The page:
There is a saying that body change is 70 percent diet and 30 percent gym. In reality, it’s 100 percent dedication, where the properly motivated person will have the discipline to properly apply the 70 percent. How a person eats or doesn’t eat, determines their success.

The principle of focusing on a proper diet ahead of what is actually done in the gym applies universally, regardless of goals. Somebody trying to lose weight will not have great success if they don’t fuel right.

Somebody trying to bulk up their muscles will also not get the maximum benefit if they don’t fuel right.

Unfortunately, eating right may be the least understood technique a gym-goer can face. People eat too little, too much, the wrong kind of food, at the wrong times.

One of the most common problems I see clients and group exercise participants face is the lack of proper fueling before beginning exercise. A car cannot go very far without fuel.

Similarly, exercise can’t be effective without recent enough consumption of food.

Food, specifically carbohydrates, is the source of energy. Energy is needed for exercise. It should be obvious, then, that an individual needs to eat within a reasonable time prior to hitting the gym, but apparently, it isn’t.

I can’t begin to count the number of people who have taken one of my group exercise classes or personal training sessions that felt themselves getting sick. When asked, every one of them hadn’t eaten within four hours of exercise.

Since the recommended window for eating before exercise is one to four hours, that means their systems were running on empty. Pushing oneself on an empty stomach will not only make the workout meaningless, it can also lead to feeling ill or losing consciousness.

Bryce Reedy | The Criterion

Just as important as eating prior to exercising is the choice of food. In spite of what many fad diets promote, by corrupt “experts” that value money over people’s health may say, carbohydrates are not evil things to be avoided. In fact, they are necessary for a heart pounding session in the gym.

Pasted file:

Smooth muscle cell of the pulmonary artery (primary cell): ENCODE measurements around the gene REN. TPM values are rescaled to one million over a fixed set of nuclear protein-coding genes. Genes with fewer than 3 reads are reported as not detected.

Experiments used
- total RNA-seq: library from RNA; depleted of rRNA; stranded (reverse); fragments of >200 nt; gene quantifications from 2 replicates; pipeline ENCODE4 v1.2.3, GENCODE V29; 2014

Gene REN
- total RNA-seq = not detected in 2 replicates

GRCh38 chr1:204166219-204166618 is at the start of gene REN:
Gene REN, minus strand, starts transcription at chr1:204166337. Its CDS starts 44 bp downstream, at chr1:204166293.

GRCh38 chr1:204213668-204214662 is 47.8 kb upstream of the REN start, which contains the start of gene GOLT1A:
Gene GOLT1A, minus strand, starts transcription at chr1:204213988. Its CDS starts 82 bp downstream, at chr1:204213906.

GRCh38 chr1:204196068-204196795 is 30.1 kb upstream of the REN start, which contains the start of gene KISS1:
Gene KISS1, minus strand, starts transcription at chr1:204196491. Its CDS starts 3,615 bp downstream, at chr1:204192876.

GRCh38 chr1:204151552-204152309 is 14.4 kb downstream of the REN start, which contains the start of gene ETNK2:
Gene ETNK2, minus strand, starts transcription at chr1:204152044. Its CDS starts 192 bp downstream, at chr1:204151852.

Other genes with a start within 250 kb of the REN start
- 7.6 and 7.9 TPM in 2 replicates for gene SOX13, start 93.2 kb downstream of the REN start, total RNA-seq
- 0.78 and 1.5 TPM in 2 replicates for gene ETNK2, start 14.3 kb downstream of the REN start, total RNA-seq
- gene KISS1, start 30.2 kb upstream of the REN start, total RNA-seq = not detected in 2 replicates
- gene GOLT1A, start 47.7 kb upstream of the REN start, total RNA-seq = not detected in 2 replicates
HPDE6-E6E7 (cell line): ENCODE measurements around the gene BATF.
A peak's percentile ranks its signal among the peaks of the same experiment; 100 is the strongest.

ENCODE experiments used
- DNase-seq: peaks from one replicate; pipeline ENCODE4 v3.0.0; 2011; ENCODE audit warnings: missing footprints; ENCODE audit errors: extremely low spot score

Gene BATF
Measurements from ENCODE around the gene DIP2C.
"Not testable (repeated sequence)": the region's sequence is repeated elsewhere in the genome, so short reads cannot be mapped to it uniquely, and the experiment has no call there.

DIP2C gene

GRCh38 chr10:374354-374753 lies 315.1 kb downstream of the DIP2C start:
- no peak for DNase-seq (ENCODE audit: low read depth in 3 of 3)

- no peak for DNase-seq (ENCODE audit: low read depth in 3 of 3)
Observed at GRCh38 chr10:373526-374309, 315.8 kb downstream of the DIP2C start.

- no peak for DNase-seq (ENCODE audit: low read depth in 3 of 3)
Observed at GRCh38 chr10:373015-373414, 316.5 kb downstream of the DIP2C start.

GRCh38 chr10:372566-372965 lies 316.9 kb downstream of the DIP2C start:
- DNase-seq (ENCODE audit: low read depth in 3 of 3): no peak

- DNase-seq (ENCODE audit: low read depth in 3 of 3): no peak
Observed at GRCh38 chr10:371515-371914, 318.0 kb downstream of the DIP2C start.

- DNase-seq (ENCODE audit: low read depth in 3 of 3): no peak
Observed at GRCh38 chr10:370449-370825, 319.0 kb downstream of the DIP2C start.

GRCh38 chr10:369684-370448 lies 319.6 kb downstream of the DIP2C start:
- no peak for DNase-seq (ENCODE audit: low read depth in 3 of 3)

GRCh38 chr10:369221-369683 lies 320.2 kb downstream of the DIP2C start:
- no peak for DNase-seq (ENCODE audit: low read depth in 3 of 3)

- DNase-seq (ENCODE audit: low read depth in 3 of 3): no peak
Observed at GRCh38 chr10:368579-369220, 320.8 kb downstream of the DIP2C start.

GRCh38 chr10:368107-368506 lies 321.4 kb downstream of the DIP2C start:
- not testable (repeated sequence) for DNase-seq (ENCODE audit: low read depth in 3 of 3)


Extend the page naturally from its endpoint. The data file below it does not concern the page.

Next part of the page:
Not all carbohydrates are the same, just as not all fuels are the same. A high performance car can’t succeed in a race when burning low quality fuel. In like manner, high quality food is required for high workout performance.

High quality carbs are complex carbohydrates such as whole grains and vegetables. A fantastic source of fuel is sweet peas. They are high in good carbs, plant protein and fiber.

In addition to consuming good fuel prior to exercise, it is important to eat afterward. An intense session in the gym will deplete energy stores in the body that need to be replenished for efficient operation and recovery.

Most muscle-heads focus on consuming as much protein as they can get their hands on after they finish their workout. There is good reason to consume protein, but probably not in the quantity they think.

The body can’t really process more than about 30 grams of protein at any time, so the 60 gram protein shake will result in 30 grams of protein being stored away as fat or flushed flushed out of the system in brightly colored urine.

But the 30 grams that the body can process are needed to rebuild muscle fibers that have been broken down during exercise. Without the necessary protein, muscles can’t get stronger and bigger.

Carbohydrates are just as important after exercise as they are before. The body needs energy to function. Since carbohydrates are a main source of energy, it will take what it needs. If this is not through consumption, carbohydrates stored in the muscles will be used. That doesn’t bode well for muscle recovery.

Work in the gym is negated if the diet surrounding the workout serves as an opposing force. Rather than allowing diet and exercise to fight against each other, have them function as partners that work together to accomplish fitness goals.

 Because there are so many variables, it is impossible to get all the details for every goal and body type covered in one article. All I have been able to do is provide general guidelines that ought to help people get on the right track.

The most beneficial and recommended approach to make sure all dietary needs are met for a goal is for the individual seeking body composition change to consult a registered dietician, which Colorado Mesa University happens to have available for students and staff, at the Hamilton Recreation Center.

For more information about consultation with CMU’s registered dietician, ask for details at the HRC front desk.

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Chris DeLeon
Chris DeLeon is The Criterion's news editor for the 2017/2018 academic year and a certified personal trainer and military veteran. He is in his second year at CMU, working towards a bachelor of science degree in exercise science before going towards a doctorate in physical therapy. Chris began writing seven years ago but recently brought his love of the written word to journalism.

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